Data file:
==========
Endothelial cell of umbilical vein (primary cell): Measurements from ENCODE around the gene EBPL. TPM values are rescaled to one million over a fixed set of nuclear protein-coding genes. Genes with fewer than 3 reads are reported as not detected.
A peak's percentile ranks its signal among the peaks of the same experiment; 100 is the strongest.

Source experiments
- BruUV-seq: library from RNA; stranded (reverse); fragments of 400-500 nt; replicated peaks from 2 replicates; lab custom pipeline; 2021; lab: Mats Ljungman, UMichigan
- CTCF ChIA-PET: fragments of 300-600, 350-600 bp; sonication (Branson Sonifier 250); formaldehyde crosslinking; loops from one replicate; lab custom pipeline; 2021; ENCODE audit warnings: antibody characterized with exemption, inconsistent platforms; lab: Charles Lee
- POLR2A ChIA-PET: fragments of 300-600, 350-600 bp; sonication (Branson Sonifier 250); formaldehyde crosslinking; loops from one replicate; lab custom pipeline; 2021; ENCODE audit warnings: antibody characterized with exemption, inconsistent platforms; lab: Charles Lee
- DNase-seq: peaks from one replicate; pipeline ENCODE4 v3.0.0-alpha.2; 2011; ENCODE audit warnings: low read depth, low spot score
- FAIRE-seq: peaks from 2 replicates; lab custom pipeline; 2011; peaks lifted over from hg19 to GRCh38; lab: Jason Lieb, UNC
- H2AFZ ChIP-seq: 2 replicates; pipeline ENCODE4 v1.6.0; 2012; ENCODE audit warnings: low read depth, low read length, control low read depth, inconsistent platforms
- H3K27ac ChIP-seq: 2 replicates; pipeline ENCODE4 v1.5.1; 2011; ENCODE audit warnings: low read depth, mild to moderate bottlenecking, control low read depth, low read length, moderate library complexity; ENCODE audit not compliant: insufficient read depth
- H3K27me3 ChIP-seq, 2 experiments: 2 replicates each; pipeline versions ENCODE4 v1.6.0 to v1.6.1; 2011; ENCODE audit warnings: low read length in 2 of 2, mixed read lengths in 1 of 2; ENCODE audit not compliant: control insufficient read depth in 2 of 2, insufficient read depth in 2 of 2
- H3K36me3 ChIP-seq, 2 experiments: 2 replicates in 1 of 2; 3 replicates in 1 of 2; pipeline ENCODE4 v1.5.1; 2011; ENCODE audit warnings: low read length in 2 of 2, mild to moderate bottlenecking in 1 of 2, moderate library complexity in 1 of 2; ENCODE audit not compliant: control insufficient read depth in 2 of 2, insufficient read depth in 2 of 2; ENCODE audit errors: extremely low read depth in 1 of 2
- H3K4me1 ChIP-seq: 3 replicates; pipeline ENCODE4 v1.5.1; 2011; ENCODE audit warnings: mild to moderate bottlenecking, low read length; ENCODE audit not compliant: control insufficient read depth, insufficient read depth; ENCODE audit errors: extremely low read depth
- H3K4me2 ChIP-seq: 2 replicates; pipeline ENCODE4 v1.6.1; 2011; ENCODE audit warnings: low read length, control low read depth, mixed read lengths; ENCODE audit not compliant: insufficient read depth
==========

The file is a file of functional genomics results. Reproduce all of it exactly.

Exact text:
Endothelial cell of umbilical vein (primary cell): Measurements from ENCODE around the gene EBPL. TPM values are rescaled to one million over a fixed set of nuclear protein-coding genes. Genes with fewer than 3 reads are reported as not detected.
A peak's percentile ranks its signal among the peaks of the same experiment; 100 is the strongest.

Source experiments
- BruUV-seq: library from RNA; stranded (reverse); fragments of 400-500 nt; replicated peaks from 2 replicates; lab custom pipeline; 2021; lab: Mats Ljungman, UMichigan
- CTCF ChIA-PET: fragments of 300-600, 350-600 bp; sonication (Branson Sonifier 250); formaldehyde crosslinking; loops from one replicate; lab custom pipeline; 2021; ENCODE audit warnings: antibody characterized with exemption, inconsistent platforms; lab: Charles Lee
- POLR2A ChIA-PET: fragments of 300-600, 350-600 bp; sonication (Branson Sonifier 250); formaldehyde crosslinking; loops from one replicate; lab custom pipeline; 2021; ENCODE audit warnings: antibody characterized with exemption, inconsistent platforms; lab: Charles Lee
- DNase-seq: peaks from one replicate; pipeline ENCODE4 v3.0.0-alpha.2; 2011; ENCODE audit warnings: low read depth, low spot score
- FAIRE-seq: peaks from 2 replicates; lab custom pipeline; 2011; peaks lifted over from hg19 to GRCh38; lab: Jason Lieb, UNC
- H2AFZ ChIP-seq: 2 replicates; pipeline ENCODE4 v1.6.0; 2012; ENCODE audit warnings: low read depth, low read length, control low read depth, inconsistent platforms
- H3K27ac ChIP-seq: 2 replicates; pipeline ENCODE4 v1.5.1; 2011; ENCODE audit warnings: low read depth, mild to moderate bottlenecking, control low read depth, low read length, moderate library complexity; ENCODE audit not compliant: insufficient read depth
- H3K27me3 ChIP-seq, 2 experiments: 2 replicates each; pipeline versions ENCODE4 v1.6.0 to v1.6.1; 2011; ENCODE audit warnings: low read length in 2 of 2, mixed read lengths in 1 of 2; ENCODE audit not compliant: control insufficient read depth in 2 of 2, insufficient read depth in 2 of 2
- H3K36me3 ChIP-seq, 2 experiments: 2 replicates in 1 of 2; 3 replicates in 1 of 2; pipeline ENCODE4 v1.5.1; 2011; ENCODE audit warnings: low read length in 2 of 2, mild to moderate bottlenecking in 1 of 2, moderate library complexity in 1 of 2; ENCODE audit not compliant: control insufficient read depth in 2 of 2, insufficient read depth in 2 of 2; ENCODE audit errors: extremely low read depth in 1 of 2
- H3K4me1 ChIP-seq: 3 replicates; pipeline ENCODE4 v1.5.1; 2011; ENCODE audit warnings: mild to moderate bottlenecking, low read length; ENCODE audit not compliant: control insufficient read depth, insufficient read depth; ENCODE audit errors: extremely low read depth
- H3K4me2 ChIP-seq: 2 replicates; pipeline ENCODE4 v1.6.1; 2011; ENCODE audit warnings: low read length, control low read depth, mixed read lengths; ENCODE audit not compliant: insufficient read depth